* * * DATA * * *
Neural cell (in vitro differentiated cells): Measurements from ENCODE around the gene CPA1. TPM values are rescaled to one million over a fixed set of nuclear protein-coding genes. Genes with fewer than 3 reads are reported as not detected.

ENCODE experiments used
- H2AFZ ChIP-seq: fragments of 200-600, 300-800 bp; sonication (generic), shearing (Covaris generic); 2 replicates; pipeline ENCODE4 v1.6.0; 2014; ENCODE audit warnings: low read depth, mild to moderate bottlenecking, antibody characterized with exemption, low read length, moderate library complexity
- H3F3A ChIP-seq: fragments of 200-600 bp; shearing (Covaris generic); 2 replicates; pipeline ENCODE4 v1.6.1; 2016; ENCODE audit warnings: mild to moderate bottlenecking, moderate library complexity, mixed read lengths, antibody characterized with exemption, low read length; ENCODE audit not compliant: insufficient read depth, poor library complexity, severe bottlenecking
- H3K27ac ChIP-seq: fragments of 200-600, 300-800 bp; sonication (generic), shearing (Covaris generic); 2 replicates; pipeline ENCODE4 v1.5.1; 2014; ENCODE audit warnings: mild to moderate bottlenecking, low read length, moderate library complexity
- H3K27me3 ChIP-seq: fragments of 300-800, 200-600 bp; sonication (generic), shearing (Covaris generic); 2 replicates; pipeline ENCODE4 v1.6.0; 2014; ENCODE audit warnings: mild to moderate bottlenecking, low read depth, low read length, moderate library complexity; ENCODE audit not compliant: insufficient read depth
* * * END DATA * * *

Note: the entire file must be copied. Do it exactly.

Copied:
Neural cell (in vitro differentiated cells): Measurements from ENCODE around the gene CPA1. TPM values are rescaled to one million over a fixed set of nuclear protein-coding genes. Genes with fewer than 3 reads are reported as not detected.

ENCODE experiments used
- H2AFZ ChIP-seq: fragments of 200-600, 300-800 bp; sonication (generic), shearing (Covaris generic); 2 replicates; pipeline ENCODE4 v1.6.0; 2014; ENCODE audit warnings: low read depth, mild to moderate bottlenecking, antibody characterized with exemption, low read length, moderate library complexity
- H3F3A ChIP-seq: fragments of 200-600 bp; shearing (Covaris generic); 2 replicates; pipeline ENCODE4 v1.6.1; 2016; ENCODE audit warnings: mild to moderate bottlenecking, moderate library complexity, mixed read lengths, antibody characterized with exemption, low read length; ENCODE audit not compliant: insufficient read depth, poor library complexity, severe bottlenecking
- H3K27ac ChIP-seq: fragments of 200-600, 300-800 bp; sonication (generic), shearing (Covaris generic); 2 replicates; pipeline ENCODE4 v1.5.1; 2014; ENCODE audit warnings: mild to moderate bottlenecking, low read length, moderate library complexity
- H3K27me3 ChIP-seq: fragments of 300-800, 200-600 bp; sonication (generic), shearing (Covaris generic); 2 replicates; pipeline ENCODE4 v1.6.0; 2014; ENCODE audit warnings: mild to moderate bottlenecking, low read depth, low read length, moderate library complexity; ENCODE audit not compliant: insufficient read depth